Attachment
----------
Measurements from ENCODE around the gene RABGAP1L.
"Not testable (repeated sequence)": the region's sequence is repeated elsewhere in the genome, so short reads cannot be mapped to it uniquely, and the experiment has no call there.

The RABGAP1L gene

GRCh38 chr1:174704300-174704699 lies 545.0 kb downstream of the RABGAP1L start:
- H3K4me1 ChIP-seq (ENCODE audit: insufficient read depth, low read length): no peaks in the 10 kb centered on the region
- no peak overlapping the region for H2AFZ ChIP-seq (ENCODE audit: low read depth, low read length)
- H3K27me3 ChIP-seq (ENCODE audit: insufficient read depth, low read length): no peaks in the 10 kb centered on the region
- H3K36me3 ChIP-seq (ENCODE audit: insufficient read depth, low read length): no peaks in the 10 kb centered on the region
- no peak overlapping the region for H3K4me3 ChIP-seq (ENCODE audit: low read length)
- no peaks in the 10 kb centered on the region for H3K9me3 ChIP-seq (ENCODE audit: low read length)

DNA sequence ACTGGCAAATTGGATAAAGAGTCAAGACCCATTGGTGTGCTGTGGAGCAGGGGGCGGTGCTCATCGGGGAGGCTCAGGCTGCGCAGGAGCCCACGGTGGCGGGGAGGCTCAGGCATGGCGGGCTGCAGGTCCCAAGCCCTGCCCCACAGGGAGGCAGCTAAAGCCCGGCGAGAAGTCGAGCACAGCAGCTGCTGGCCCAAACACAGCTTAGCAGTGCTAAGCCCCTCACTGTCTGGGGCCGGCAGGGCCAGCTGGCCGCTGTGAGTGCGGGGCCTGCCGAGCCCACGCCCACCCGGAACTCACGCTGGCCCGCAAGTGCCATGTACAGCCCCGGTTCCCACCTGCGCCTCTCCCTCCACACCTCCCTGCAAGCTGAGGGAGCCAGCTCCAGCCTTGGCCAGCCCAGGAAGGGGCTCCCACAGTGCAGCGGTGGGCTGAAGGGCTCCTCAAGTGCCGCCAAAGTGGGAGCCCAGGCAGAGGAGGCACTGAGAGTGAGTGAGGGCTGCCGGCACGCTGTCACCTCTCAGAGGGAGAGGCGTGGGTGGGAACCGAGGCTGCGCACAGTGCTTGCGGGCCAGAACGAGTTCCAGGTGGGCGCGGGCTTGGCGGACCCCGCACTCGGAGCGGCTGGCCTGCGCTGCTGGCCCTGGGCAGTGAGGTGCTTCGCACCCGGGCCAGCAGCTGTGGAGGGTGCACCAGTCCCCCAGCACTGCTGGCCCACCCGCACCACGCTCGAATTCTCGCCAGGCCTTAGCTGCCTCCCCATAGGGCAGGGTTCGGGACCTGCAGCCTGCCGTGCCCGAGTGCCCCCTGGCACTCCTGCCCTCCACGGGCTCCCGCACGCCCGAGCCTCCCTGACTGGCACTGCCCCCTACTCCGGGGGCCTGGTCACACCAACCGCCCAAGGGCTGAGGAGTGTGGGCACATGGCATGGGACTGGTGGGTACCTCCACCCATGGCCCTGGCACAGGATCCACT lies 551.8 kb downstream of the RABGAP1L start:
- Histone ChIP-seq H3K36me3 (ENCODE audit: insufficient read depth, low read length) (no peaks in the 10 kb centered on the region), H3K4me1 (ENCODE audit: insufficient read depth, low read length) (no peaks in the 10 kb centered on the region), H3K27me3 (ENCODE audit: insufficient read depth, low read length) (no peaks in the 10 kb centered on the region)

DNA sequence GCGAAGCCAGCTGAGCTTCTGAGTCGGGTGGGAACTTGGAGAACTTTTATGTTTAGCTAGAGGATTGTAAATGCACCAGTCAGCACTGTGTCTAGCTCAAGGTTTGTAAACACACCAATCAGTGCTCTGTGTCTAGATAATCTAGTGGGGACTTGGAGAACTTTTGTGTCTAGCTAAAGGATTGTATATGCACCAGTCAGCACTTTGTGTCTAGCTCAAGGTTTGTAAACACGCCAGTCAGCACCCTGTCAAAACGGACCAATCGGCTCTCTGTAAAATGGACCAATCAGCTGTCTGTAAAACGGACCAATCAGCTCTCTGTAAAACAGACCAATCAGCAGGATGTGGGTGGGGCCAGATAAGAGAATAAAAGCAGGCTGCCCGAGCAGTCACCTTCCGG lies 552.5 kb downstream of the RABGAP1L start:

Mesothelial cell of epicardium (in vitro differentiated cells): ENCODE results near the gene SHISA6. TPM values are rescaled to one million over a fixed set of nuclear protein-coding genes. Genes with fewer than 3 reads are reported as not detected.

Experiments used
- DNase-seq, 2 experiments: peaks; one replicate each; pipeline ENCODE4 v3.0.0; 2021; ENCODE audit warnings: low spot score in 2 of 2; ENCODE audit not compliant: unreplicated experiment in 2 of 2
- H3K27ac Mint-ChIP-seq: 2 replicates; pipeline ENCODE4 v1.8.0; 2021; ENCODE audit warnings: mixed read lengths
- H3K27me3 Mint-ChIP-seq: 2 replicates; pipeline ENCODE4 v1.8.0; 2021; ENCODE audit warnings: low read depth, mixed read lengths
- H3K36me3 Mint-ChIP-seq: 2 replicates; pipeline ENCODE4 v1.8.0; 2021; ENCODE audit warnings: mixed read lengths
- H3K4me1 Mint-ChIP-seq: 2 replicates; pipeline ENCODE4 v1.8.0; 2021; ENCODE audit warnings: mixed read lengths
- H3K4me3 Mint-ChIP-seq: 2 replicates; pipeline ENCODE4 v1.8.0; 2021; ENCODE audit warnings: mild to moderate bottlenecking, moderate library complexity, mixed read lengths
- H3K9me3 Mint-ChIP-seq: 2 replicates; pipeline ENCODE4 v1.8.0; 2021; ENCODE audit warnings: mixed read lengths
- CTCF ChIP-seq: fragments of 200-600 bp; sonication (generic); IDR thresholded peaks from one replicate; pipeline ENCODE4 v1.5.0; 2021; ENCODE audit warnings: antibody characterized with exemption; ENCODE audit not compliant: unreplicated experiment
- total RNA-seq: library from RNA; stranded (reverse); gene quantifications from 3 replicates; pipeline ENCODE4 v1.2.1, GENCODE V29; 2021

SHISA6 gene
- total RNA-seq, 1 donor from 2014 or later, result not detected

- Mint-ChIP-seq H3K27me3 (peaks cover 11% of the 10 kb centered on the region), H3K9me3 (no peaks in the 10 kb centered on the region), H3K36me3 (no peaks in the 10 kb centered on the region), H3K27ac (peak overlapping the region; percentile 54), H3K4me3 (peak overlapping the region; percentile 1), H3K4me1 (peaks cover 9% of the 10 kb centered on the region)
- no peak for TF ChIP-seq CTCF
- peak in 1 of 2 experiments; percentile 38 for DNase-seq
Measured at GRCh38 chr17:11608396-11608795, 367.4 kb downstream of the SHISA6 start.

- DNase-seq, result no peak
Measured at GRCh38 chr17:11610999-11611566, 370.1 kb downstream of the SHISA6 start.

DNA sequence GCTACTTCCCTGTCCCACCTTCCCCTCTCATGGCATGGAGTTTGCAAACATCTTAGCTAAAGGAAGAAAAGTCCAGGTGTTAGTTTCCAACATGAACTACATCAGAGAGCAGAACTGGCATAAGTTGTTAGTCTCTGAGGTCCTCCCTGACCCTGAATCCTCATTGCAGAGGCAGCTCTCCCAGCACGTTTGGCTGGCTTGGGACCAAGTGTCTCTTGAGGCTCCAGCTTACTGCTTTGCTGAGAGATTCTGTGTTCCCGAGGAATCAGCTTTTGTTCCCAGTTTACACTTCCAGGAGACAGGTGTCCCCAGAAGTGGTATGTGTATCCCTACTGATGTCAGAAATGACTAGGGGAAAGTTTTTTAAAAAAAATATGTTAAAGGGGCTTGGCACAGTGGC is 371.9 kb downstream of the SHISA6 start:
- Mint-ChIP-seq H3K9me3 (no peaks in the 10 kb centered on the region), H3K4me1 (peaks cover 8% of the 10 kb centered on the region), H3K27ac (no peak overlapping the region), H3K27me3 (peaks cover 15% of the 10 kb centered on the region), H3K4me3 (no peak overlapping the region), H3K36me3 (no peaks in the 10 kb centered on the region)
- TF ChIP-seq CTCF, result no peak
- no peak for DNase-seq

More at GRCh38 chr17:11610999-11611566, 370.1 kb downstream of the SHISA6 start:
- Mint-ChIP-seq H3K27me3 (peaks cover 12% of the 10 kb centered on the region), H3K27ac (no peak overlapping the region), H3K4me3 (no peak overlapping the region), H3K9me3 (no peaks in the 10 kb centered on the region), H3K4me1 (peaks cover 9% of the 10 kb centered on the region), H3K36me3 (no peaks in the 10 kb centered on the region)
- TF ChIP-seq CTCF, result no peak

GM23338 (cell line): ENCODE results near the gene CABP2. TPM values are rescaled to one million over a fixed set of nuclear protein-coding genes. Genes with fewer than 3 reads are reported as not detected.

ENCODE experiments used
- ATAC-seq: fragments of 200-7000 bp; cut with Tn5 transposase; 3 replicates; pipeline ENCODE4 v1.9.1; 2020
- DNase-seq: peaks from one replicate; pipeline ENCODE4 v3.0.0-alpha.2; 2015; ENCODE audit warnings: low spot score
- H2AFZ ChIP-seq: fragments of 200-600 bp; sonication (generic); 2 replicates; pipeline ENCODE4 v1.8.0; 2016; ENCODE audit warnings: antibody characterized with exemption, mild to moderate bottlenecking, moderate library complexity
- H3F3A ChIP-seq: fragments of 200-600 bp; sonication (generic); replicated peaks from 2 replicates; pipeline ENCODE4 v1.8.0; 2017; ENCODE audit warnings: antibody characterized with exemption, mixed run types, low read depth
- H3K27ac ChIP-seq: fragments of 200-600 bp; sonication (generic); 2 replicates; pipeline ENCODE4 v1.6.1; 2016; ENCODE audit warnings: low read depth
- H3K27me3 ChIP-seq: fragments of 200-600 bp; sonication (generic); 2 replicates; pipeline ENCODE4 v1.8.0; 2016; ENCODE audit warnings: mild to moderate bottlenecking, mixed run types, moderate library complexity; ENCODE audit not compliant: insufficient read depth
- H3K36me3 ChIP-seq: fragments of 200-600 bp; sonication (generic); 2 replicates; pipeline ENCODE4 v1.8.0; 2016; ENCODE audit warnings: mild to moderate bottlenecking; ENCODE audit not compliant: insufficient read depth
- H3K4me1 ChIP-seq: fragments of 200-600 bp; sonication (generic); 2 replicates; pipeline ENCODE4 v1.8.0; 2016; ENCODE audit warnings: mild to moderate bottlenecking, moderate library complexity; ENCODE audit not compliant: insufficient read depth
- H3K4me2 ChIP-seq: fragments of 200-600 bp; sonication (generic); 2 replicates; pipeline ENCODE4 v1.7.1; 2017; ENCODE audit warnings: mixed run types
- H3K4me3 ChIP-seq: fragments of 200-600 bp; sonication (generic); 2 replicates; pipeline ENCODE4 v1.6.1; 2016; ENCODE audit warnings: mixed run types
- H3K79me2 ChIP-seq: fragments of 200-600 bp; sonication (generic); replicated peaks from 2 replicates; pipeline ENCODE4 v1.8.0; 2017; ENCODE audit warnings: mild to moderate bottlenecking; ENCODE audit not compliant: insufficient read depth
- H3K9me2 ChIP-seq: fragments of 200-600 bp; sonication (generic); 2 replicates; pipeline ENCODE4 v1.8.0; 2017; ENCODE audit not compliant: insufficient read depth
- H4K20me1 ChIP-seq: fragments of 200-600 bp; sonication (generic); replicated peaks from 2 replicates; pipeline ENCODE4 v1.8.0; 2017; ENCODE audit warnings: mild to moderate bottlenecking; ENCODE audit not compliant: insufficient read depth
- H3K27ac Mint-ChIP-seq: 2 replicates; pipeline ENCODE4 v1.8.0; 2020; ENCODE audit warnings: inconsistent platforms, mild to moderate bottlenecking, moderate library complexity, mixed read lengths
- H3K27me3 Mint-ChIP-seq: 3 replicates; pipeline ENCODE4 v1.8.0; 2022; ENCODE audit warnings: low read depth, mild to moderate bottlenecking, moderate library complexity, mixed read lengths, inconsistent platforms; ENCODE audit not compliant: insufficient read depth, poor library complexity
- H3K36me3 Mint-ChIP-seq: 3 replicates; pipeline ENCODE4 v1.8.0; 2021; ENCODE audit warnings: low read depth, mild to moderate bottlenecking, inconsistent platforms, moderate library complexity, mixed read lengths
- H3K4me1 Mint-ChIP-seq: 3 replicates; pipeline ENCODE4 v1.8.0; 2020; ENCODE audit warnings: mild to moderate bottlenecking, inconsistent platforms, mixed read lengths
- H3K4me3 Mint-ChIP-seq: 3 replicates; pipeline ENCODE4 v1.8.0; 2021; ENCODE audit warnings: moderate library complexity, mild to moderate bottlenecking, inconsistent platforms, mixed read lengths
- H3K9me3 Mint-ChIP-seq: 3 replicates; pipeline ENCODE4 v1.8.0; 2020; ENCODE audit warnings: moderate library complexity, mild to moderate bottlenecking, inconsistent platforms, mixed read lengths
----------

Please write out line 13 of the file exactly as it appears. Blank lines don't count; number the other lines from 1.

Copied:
DNA sequence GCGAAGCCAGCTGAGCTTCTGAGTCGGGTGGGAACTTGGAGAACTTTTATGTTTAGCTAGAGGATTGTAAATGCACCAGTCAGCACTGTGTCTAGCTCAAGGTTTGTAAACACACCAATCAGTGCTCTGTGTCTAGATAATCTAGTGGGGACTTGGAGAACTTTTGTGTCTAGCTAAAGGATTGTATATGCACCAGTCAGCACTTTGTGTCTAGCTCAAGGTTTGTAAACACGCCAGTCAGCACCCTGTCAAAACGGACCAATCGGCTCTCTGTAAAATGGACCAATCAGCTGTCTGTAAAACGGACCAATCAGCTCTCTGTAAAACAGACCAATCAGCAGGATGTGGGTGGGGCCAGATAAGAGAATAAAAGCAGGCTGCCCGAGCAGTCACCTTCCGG lies 552.5 kb downstream of the RABGAP1L start: